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Hokusai beneath the wave: meet the real artist behind the world's most plagiarised image

An exhibition at the British Museum takes us beyond the Japanese artist's iconic, and excessively reproduced, artwork.

The British Museum exhibition of the work of the Japanese artist Katsushika Hokusai shows the playfulness and energy of his twilight years in the first half of the nineteenth century. It mainly covers the period after his “rebirth” at the age of 61, but in reality, he was reinventing himself throughout his life, changing his name as often as his style.

The museum's odd curation recognises the significance of Hokusai's late work, but not enough to grant each piece the space it deserves. The impressively large collection is packed into a small area, partitioned by angled walls, with viewers snaking round in an orderly queue.

Much like the Tate Modern's deployment of Alberto Giacometti's stick figures, this exhibition saves the work for which the artist has made a name for midway through the exhibition. In Hokusai's case, the degree to which the artist has come to be defined by a single part of a single work is astonishing.

“It's the most reproduced image in the world now, it's the most plagiarised image in the world, you'll see it on the cover of The Economist twice a year,” says Angus Lockyer, a lecturer at Soas who is currently working on the research project “Late Hokusai: Thought, Technique, Society”.

The Great Wave off Kanagawa doesn't disappoint. Wooden fishing boats navigate a storm, their gradual, elongated curves sit vulnerably beneath the sharp curves of the waves. It's immensely powerful – Van Gogh was moved to say “these waves are claws, the boat is caught in them, you can feel it”. Through the hollow of the wave sits mount Fuji, eternal and immutable. It's a recurring theme – the “great wave” comes at the end of a series of woodblock printed “views of Mount Fuji”, where people's lives and violent weather run their course beneath the volcano's immortal shadow.

Lockyer says that the exhibition was called Beyond the Great Wave to highlight not only his other works, but also previously hidden elements in this most famous print. “There are three things going on in the picture. There's the wave, there's Fuji, and there's the people. And often when it's plagiarised they leave it out. You eradicate Fuji and you get rid of the boats... So for us, it's simply the wave,” he says. “And what we're saying is, look at the whole thing, and think about what he's trying to say here.

“There's this incredibly powerful, dynamic, threatening world – he likens the water to muscle sinews – and there's Fuji, the unchanging, eternal thing,” he adds. “And what it means to be human is to be between these two things... you fix your gaze on an unmoving thing, you anchor yourself. So there's a philosophical proposition here.”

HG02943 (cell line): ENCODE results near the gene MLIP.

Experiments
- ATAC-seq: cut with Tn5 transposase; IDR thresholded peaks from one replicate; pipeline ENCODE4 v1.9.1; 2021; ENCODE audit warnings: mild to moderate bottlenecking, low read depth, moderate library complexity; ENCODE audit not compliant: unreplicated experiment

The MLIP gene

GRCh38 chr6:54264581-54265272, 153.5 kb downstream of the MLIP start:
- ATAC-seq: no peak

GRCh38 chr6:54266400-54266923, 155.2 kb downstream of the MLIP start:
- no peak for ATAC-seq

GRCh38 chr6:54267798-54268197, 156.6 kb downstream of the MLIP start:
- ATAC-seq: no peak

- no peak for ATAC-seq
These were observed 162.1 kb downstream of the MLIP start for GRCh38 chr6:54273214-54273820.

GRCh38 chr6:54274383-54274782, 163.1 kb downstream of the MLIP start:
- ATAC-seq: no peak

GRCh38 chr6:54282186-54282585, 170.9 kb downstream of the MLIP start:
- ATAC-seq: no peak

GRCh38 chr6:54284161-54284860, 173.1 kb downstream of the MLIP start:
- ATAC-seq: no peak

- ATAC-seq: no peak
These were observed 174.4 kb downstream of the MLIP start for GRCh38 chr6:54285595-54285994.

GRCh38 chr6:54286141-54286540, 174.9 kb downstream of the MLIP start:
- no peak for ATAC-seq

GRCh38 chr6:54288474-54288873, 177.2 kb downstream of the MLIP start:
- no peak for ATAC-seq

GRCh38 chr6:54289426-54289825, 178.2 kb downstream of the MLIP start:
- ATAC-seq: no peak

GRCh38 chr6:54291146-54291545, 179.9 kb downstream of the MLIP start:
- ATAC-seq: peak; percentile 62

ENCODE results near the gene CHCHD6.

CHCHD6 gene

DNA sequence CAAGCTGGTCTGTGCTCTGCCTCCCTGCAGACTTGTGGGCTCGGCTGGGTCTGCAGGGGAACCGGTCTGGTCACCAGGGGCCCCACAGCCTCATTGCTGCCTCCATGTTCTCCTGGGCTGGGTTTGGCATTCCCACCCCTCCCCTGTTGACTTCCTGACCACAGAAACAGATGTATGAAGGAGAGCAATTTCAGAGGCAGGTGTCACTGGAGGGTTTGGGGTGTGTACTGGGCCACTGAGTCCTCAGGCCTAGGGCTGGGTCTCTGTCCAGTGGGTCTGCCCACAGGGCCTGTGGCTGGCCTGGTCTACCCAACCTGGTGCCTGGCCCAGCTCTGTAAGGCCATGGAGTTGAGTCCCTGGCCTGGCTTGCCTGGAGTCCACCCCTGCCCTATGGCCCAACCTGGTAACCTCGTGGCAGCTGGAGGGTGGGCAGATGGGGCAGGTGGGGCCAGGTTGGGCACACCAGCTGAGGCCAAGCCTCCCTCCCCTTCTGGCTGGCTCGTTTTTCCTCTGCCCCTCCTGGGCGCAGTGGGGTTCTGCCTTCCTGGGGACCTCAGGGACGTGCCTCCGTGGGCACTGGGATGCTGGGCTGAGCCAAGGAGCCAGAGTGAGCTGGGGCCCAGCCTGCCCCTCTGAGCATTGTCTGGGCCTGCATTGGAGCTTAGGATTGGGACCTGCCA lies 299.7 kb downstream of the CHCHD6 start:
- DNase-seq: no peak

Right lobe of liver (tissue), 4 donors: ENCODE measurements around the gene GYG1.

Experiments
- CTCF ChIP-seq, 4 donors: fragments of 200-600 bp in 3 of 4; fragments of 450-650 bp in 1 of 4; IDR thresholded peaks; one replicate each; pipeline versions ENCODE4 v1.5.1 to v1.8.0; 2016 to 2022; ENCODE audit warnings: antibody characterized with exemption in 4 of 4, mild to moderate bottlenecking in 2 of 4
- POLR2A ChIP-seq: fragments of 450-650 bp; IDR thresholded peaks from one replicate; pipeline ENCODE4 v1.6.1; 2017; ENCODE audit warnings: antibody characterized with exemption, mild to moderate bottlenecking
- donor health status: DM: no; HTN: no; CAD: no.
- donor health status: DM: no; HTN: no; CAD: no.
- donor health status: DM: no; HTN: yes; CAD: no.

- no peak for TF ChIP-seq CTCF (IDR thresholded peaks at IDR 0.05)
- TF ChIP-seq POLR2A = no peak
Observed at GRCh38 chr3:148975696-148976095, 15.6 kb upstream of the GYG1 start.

But the most striking thing is how little it stands out among Hokusai's other works. He produced two huge wave paintings much later which really stun the viewer. Their giant, whirling, coral-like strokes, in deep blues and faded greens, produce a violence and magnitude unparallelled in previous waves. The exhibition guide suggests it is a representation of the Daoist notion of the “supreme ultimate” – from which everything originates – and you can see why.

Image: British Museum

Other landscapes give minute detail in the foreground which drifts imperceptibly into vague horizontal lines in the distance, where mountains arise out of a void, or soft pink clouds. His series of “ghost stories” is a hypnotising precursor of surrealism – yellow figures with melting faces, a bejewelled skeleton half shrouded by mosquito nets.

In Tiger in the Snow, produced in the year of his death, Hokusai joins Henri Rousseau and William Blake in capturing the simultaneous power and innocence of this beast. Its joyous grin belies an exaggerated muscular build and lethal claws.

The exhibition fulfils its promise in taking us beyond the great wave, and reveals an artist who grew ever more inspired and obsessive in his old age. Famously, he said:

“Until the age of 70, nothing I drew was worthy of notice… Thus when I reach 80 years, I hope to have made increasing progress, and at 90 to see further into the underlying principles of things, so that at 100 years I will have achieved a divine state in my art, and at 110, every dot and every stroke will be as though alive.”

He sought immortality, and on his deathbed, he begged: “If heaven could give me just five more years, then I could become a real painter.”

Hokusai's influence on the European art world was unfortunately outside the scope of this exhibition. After Japan opened up its markets in 1857-58, much of Hokusai's work ended up in Paris. “Van Gogh acknowledges it and basically says the whole of modern art comes from Japanese art,” says Lockyer. “The reason is that what happens when European artists see this is, they realise that you can break with representations. That you don't actually need to spend all this time depicting the world accurately, then you can actually abstract, to heightened effect... Hokusai is the linchpin of the whole story, and we need to rewrite the history of art.”